In today’s digital landscape, brands can grow from an audience of zero to hundreds of thousands almost instantly. Social media has revamped the way brands introduce and interact with consumers. The ability to connect their products with the right consumers via digital advertising, social media and influencers means that the sky’s the limit.
In addition, it’s becoming more common for product launches to follow social media success. For example, Huda Beauty’s owner, Huda Kattan, who currently boasts 48.5M Instagram followers, started as a popular beauty Instagrammer with tutorials and product recommendations. Later, she launched her own beauty line with a ready consumer base.
However, brands should beware of chasing the shiny object. It’s important to evaluate the right place, right time when considering taking on social media handles, direct-to-consumer websites and livestreaming all at once. An active social handle may not be as successful for a commodity brand, for example.
Similarly, it’s crucial for brands to understand the difference between a social and a digital presence. While a social presence alludes to being active on social media, a digital presence entails a larger online presence in the form of having a website, being on multiple platforms and/or being active on social media.
Brand accountability to consumers is critical.
Understanding the customer has always been a critical piece of the puzzle to business success. Smart brands are mining the content that’s available to them in the form of social media conversations and customer reviews and using it to augment their product launches.
For example, a personal care appliance client recently noticed a trend in reviews where customers complained about the charger tipping over. Using this data, the client was able to quickly gather feedback from customer reviews, re-engineer the charger and re-launched the product within six months with improved customer reviews. In the past, this effort would have taken years.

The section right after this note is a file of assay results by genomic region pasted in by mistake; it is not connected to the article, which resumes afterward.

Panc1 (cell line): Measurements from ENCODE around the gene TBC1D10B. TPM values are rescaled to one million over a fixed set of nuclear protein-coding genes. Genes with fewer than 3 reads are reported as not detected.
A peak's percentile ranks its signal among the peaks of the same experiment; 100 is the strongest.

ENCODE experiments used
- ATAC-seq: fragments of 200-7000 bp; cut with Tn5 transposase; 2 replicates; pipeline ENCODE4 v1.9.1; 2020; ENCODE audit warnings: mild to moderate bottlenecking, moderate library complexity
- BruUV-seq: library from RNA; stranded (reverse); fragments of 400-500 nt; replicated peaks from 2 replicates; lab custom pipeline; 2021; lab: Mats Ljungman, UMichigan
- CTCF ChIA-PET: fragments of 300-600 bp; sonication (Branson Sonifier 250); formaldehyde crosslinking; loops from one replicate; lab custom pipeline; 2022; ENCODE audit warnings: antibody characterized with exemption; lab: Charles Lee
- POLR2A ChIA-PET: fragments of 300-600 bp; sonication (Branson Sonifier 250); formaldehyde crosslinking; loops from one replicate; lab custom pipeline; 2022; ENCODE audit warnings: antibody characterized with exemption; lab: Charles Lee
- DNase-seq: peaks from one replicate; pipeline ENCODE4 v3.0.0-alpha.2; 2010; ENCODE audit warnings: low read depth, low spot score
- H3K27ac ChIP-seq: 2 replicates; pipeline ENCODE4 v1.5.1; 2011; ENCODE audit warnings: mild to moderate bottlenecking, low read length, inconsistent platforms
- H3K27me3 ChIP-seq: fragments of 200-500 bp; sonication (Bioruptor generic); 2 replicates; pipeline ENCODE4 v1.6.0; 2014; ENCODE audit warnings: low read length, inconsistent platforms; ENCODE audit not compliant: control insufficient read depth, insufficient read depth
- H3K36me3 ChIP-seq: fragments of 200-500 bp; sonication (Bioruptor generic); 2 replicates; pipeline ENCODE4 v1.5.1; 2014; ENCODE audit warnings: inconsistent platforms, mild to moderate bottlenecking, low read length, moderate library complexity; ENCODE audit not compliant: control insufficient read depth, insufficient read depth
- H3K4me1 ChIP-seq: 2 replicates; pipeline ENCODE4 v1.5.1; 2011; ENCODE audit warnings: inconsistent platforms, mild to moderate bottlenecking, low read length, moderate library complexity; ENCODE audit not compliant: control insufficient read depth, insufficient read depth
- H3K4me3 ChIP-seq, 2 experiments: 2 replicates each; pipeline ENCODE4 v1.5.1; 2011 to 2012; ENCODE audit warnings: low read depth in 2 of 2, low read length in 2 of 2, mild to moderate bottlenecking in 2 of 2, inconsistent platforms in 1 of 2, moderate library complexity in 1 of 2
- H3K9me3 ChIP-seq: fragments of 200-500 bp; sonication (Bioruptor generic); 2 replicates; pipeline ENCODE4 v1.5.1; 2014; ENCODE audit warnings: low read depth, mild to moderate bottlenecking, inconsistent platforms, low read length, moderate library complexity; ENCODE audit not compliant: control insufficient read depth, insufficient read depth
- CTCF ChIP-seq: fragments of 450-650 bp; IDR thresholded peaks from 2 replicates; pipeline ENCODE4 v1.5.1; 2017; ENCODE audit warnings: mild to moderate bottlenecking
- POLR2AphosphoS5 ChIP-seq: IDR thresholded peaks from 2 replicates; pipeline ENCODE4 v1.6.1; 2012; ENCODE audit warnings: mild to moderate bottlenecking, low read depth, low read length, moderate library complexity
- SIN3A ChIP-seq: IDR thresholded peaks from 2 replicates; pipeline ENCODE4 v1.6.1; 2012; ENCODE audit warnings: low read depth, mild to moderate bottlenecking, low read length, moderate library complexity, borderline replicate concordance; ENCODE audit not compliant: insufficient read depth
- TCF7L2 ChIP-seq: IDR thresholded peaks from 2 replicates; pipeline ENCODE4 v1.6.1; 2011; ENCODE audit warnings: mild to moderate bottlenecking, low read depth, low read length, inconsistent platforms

The power dynamics have shifted.
While the power previously sat with a few small organizations and marketers, this increased brand accountability represents a major power shift to consumers. There have never been more brands than there are today, and consumers have unlimited options. Brands are all around us and take many forms, like retailers, service providers and even delivery companies.
Now more than ever, the consumer is the one holding the power above the head of the brand. Customer loyalty is fleeting compared to brand interaction in years past. While there will always be brands that customers aspire to have, the product they’re aspiring to have can change instantly. The power lies in the hands of the customer, and it’s up to the brand to keep pace.
What are the key takeaways?
We’re not in Kansas anymore. Digital has disrupted our supply chains, advertising strategies and ways we interact with customers. To succeed in today’s digital landscape, brands must deeply understand and strategize around competitive dynamics, leverage digital media and social to develop and maintain a relationship with the consumer and understand that more than ever, we’re in a consumer-driven world.